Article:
The Fraud Examiner

As Director of Risk Intelligence for BMO Financial Group, Peter Warrack, CFE, has assisted with his fair share of investigations and challenges.
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August 2015

ACFE Member Profile
Peter Warrack, CFE
Director of Risk Intelligence, BMO Financial Group

As Director of Risk Intelligence for BMO Financial Group, Peter Warrack, CFE, has assisted with his fair share of investigations and challenges. Having worked in the U.K. and Canada, Warrack has formed and headed anti-money laundering financial intelligence units in multiple companies. When asked about the unique challenges with risk management in relation to fraud Warrack says, “Rather than unique challenges, I would say unique opportunities. Detecting money laundering identifies fraud and vice versa, leveraging both is a win-win situation.”

Where were you born and raised?

I was born and raised in London, U.K. I left home at 17 years old to join the British Army.


How did you become passionate about fighting fraud?

After leaving the army, I joined the police in Northern Ireland. After a short time in uniform I became a detective and quickly found myself dealing with everything from terrorist atrocities and homicide to fraud and money laundering. I ended up in the Fraud Squad working with major and complex cases and realized I had a knack for solving such crimes and putting the perpetrators before the courts.


Why did you decide to pursue the CFE credential?

Truthfully, I had been putting it off for years – I felt I didn’t need a qualification when I had demonstrated experience investigating fraud in the real world. However, more recently when I spoke with other ACFE members, I realized I could learn a lot from the ACFE community. They encouraged me to obtain the certification, and I’m glad I did.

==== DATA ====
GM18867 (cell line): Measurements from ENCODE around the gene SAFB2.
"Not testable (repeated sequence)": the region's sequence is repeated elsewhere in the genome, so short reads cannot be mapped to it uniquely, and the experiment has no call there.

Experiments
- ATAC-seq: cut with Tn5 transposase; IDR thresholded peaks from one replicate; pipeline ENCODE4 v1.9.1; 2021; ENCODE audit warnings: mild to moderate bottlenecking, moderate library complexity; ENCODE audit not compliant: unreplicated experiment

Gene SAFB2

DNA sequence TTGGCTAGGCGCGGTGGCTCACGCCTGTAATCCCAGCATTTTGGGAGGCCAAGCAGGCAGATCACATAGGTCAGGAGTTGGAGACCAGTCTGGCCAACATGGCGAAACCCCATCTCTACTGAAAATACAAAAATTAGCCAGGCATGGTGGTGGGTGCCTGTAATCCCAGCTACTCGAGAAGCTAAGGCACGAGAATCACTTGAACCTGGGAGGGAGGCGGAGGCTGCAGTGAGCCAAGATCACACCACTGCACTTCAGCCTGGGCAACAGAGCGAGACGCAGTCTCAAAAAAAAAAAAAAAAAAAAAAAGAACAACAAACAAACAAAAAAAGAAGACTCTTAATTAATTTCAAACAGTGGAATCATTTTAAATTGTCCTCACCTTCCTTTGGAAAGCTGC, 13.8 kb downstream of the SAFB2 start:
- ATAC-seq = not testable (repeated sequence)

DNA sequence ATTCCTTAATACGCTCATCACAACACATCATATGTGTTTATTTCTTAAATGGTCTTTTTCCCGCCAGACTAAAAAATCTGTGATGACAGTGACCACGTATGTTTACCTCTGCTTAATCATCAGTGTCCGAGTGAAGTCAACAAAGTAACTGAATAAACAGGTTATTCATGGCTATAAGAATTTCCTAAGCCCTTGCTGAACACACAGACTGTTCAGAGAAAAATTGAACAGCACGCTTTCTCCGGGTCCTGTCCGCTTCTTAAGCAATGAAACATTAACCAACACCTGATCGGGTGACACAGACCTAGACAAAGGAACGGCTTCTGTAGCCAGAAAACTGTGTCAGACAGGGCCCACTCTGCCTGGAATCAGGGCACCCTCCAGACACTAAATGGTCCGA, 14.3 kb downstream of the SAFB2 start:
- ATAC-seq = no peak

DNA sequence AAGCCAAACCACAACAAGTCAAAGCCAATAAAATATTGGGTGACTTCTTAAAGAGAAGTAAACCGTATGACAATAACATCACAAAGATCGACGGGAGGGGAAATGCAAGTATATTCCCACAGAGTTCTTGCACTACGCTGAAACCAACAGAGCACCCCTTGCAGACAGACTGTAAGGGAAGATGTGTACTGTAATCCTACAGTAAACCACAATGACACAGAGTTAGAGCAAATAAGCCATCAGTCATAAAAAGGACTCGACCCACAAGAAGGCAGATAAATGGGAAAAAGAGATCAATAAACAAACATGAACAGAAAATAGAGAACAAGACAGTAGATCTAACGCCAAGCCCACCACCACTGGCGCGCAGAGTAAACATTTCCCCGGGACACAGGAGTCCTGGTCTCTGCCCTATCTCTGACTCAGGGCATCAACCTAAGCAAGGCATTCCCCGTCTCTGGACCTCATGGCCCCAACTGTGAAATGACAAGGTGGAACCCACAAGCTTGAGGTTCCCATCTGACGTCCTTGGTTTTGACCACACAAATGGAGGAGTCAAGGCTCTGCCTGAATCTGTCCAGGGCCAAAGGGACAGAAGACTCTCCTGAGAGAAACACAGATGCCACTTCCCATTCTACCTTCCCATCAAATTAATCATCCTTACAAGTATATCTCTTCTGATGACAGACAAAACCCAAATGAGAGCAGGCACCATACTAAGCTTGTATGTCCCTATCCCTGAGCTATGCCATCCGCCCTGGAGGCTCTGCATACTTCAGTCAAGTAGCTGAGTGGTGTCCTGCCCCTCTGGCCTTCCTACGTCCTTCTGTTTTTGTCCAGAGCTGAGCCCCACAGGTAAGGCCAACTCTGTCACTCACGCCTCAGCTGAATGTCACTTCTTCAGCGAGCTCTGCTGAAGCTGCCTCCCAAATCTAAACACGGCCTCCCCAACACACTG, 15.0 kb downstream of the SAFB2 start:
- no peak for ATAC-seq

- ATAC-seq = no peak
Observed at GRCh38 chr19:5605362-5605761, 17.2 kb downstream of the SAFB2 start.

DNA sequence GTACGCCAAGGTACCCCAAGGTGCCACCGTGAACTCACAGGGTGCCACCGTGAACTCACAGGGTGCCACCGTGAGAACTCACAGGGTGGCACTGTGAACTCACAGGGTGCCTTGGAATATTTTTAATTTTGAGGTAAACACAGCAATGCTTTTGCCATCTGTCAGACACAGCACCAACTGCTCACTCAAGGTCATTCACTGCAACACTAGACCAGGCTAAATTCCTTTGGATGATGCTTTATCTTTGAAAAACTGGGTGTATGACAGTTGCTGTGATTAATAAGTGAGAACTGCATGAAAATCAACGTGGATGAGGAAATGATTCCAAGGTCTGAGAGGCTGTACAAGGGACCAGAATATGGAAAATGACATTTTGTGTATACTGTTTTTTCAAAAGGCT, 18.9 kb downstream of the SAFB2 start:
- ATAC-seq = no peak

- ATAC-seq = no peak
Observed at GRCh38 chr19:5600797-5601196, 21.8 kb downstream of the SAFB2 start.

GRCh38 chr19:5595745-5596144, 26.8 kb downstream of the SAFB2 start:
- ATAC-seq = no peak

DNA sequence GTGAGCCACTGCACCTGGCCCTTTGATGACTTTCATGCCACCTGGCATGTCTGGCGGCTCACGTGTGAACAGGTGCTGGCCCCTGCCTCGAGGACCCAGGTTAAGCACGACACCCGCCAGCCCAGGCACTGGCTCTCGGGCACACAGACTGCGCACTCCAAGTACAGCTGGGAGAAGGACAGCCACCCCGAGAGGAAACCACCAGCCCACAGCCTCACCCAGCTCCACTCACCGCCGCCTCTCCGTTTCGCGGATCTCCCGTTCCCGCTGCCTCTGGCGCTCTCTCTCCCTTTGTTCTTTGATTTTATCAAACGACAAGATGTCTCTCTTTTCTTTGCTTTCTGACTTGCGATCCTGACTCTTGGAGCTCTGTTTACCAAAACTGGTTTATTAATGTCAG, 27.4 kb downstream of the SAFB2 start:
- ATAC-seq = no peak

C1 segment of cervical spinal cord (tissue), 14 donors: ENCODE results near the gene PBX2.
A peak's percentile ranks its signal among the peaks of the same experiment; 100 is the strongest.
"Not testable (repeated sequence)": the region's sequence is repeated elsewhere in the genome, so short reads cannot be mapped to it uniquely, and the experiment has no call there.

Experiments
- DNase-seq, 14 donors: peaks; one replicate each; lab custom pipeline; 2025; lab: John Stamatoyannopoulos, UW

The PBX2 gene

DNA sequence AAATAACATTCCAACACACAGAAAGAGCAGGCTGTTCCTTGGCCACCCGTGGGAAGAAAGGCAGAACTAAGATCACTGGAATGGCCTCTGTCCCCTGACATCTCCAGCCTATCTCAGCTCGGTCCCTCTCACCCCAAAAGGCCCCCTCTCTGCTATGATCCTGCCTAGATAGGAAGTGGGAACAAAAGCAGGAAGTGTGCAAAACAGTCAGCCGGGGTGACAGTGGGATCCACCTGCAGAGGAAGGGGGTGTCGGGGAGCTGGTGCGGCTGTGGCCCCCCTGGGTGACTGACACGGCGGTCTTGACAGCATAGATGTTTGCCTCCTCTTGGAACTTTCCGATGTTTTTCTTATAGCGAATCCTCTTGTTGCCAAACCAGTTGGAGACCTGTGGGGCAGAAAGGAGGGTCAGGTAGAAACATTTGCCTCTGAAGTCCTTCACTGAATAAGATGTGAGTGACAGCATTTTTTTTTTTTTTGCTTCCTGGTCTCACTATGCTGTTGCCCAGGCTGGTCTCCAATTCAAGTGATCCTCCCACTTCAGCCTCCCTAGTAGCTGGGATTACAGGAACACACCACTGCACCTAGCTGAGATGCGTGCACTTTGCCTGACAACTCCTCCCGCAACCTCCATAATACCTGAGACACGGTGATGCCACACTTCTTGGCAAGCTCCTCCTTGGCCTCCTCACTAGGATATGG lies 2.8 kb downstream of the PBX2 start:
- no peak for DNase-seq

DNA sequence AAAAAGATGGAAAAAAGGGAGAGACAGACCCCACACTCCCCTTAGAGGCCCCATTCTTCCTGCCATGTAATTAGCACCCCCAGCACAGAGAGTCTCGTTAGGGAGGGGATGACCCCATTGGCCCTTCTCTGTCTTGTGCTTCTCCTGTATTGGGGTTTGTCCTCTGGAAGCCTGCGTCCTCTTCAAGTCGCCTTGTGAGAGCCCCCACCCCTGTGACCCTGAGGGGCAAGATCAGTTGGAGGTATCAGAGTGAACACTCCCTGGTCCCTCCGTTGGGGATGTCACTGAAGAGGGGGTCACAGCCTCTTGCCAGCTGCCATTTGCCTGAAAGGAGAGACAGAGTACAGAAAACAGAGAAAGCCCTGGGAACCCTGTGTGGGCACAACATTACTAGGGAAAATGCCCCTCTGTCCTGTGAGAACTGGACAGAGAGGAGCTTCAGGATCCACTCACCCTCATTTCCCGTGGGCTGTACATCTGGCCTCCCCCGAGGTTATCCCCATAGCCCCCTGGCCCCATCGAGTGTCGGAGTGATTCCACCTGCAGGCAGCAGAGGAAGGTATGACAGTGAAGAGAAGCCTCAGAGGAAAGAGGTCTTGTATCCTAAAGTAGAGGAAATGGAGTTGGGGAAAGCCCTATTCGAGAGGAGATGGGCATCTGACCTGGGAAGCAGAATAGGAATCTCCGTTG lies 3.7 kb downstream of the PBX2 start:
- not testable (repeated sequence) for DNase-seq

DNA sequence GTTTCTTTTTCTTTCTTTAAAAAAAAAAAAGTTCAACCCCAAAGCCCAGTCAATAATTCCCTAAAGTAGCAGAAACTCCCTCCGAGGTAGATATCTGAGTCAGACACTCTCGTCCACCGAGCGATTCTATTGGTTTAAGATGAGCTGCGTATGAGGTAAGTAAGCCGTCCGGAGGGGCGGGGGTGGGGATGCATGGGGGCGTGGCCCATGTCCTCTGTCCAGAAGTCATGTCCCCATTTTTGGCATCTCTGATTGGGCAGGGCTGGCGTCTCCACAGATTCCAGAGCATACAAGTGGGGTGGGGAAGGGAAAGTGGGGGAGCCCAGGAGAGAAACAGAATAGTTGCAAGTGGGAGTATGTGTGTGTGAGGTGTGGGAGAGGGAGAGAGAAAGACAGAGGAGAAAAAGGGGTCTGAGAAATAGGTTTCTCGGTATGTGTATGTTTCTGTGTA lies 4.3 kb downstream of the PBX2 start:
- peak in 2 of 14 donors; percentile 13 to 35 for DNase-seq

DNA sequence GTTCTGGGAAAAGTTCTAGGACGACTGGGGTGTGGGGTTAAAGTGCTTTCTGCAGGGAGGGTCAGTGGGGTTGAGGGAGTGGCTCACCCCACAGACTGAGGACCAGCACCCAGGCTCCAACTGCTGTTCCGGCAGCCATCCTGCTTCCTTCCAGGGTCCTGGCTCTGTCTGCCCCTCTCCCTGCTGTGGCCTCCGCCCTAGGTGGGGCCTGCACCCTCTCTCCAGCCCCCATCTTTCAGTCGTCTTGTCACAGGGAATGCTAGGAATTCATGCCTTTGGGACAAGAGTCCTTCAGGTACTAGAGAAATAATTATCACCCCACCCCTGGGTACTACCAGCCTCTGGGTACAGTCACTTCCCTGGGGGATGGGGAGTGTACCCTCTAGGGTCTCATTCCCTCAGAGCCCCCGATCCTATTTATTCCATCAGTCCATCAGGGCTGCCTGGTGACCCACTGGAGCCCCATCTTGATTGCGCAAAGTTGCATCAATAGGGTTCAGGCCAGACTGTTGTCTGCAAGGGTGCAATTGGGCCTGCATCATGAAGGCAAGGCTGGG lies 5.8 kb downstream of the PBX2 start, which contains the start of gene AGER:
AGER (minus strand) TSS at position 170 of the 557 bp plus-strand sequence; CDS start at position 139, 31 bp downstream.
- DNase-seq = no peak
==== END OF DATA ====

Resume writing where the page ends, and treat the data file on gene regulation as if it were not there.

What steps led you to your current position?

I was a senior police officer in the Fraud Squad in Northern Ireland, where I was at the forefront of intelligence-led investigations. I was invited to speak at a major fraud conference in the U.S. Whilst there, I was approached by the Royal Bank of Canada; they wished to be more proactive in the fraud field. They made me an offer and I came to Canada in 2002, where I formed and headed RBC’s intelligence capability until 2010. It was hugely successful in preventing major losses. RBC asked me to transition their AML Financial Intelligence Unit in 2010 to more of a risk-based approach. It was a natural move since fraud is money laundering in progress. In 2013, the Bank of Montreal (BMO Financial Group) was interested in doing the same, so I headed the AML FIU until April of 2015 when I moved to my current role as Director of Risk Intelligence.


What is your current role and what does it entail?

As the Director of Risk Intelligence, I head major AML /TF investigations and post STR (SAR) analytics with a view to tune monitoring scenarios and contribute to modeling to identify the bad people earlier. I am also accountable for ensuring the AML FIU has the right people with the right training and skill sets.


What is a memorable case or project that you have worked on; one that made you feel especially proud? (Feel free to alter details to protect confidential information.)

A large trust fraud in Northern Ireland was hugely complex and ended up as the longest running non-terrorist trial in the history of the courts there (eight months). The trial ended in a successful conviction. I spent every day in court, mostly being cross-examined. Also, I am proud of a couple of huge terrorist cases I worked on in Northern Ireland.


What activities or hobbies do you like to do outside of work?

Publishing on critical thinking, money laundering and intelligence-led analytics, and biking. 

Contact the ACFE
For more information, contact Sarah Hofmann, Public Information Officer, at (512) 478-9000 ext. 324 or